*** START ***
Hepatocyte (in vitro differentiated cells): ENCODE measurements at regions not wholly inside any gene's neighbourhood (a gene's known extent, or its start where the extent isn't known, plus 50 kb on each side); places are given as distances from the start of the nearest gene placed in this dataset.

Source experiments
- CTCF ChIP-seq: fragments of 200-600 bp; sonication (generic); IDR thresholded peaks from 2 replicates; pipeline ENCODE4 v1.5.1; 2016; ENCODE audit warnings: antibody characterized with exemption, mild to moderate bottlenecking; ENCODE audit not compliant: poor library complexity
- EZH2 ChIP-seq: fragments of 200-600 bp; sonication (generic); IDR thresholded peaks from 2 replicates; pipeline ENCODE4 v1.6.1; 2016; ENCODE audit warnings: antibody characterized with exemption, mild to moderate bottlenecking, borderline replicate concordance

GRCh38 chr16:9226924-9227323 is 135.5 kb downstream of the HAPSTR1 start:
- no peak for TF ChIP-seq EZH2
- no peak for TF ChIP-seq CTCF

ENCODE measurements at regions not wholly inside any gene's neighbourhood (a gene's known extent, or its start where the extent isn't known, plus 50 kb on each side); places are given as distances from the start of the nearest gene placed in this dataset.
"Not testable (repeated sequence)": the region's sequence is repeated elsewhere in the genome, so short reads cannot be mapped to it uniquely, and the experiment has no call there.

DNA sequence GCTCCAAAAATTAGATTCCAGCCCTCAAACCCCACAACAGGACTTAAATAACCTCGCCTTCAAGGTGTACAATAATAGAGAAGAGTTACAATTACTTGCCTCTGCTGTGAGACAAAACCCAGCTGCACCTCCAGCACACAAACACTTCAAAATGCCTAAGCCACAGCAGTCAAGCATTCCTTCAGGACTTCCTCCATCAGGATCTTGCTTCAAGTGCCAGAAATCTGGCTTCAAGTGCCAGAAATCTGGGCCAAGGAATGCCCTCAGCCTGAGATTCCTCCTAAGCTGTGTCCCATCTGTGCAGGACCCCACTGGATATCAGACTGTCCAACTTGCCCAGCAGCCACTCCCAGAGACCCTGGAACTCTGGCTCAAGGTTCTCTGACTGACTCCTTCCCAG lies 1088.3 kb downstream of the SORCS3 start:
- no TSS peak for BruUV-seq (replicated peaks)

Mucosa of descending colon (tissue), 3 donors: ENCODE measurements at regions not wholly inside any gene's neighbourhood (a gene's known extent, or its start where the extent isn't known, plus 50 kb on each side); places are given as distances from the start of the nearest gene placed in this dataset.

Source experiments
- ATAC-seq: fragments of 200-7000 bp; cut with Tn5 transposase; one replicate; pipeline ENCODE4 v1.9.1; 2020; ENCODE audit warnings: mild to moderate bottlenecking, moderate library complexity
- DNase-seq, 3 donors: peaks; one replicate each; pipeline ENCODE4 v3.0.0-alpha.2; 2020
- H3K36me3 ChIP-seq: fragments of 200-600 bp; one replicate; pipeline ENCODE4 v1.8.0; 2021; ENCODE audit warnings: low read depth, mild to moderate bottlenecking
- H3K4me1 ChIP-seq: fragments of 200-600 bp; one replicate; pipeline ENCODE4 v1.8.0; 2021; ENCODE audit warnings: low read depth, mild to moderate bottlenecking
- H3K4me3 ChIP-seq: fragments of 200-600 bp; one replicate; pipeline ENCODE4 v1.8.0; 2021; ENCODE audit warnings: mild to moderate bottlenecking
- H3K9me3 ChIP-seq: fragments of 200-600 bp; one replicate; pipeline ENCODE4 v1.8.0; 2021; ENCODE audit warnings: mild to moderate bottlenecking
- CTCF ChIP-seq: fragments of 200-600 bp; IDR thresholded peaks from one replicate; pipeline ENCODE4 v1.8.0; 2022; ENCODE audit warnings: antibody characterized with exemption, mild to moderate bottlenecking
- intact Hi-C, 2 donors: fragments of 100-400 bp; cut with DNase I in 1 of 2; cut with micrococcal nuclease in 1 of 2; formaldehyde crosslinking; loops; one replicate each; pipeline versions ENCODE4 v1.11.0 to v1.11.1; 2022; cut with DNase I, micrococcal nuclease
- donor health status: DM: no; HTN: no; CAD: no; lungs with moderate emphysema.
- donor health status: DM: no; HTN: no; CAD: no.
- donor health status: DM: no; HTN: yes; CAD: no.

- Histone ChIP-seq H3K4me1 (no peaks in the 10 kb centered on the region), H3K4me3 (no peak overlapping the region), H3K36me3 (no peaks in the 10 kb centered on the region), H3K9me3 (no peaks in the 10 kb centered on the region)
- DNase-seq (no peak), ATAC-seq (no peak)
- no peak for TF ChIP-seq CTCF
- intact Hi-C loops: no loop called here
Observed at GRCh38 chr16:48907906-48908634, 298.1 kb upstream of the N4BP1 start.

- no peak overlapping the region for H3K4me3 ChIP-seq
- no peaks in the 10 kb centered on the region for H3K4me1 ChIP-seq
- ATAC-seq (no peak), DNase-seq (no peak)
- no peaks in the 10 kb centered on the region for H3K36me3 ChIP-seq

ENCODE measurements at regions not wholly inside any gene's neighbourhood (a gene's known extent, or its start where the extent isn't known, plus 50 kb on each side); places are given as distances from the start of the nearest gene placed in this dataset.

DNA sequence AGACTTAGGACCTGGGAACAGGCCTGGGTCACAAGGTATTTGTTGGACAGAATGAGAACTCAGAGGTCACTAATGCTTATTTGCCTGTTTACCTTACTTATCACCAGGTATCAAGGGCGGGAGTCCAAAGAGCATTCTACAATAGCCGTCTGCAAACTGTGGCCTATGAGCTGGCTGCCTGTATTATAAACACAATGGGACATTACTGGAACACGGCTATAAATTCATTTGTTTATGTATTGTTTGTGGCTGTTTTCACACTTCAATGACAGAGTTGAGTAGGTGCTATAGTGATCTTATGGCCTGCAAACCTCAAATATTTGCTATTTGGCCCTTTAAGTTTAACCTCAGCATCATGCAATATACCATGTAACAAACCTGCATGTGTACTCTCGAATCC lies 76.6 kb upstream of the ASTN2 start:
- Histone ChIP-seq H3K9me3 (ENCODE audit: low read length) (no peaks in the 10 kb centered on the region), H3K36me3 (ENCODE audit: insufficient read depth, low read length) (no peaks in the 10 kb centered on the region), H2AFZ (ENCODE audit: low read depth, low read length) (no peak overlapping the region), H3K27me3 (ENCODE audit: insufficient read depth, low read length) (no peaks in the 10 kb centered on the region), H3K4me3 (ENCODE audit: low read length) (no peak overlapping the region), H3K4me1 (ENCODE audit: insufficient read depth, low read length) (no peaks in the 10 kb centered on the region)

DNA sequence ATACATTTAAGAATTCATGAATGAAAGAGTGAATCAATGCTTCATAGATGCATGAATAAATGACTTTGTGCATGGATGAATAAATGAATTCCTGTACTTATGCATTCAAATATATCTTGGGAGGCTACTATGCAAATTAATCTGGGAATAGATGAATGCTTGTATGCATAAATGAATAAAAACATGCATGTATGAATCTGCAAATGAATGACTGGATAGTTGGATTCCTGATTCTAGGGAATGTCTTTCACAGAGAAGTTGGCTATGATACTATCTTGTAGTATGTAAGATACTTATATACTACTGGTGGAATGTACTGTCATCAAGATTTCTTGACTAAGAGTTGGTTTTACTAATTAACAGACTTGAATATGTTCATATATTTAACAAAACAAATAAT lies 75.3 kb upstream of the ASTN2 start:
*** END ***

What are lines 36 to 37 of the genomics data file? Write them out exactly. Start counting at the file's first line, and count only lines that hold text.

- Histone ChIP-seq H3K9me3 (ENCODE audit: low read length) (no peaks in the 10 kb centered on the region), H3K36me3 (ENCODE audit: insufficient read depth, low read length) (no peaks in the 10 kb centered on the region), H2AFZ (ENCODE audit: low read depth, low read length) (no peak overlapping the region), H3K27me3 (ENCODE audit: insufficient read depth, low read length) (no peaks in the 10 kb centered on the region), H3K4me3 (ENCODE audit: low read length) (no peak overlapping the region), H3K4me1 (ENCODE audit: insufficient read depth, low read length) (no peaks in the 10 kb centered on the region)

DNA sequence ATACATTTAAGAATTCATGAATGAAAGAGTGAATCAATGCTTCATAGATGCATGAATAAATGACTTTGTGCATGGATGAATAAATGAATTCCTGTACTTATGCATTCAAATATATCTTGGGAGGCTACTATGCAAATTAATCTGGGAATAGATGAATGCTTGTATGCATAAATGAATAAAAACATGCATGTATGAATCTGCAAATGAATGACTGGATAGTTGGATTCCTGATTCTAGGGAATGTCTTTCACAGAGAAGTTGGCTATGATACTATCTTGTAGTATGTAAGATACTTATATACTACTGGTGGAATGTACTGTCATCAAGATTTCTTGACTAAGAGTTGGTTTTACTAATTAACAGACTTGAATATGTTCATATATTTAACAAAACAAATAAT lies 75.3 kb upstream of the ASTN2 start: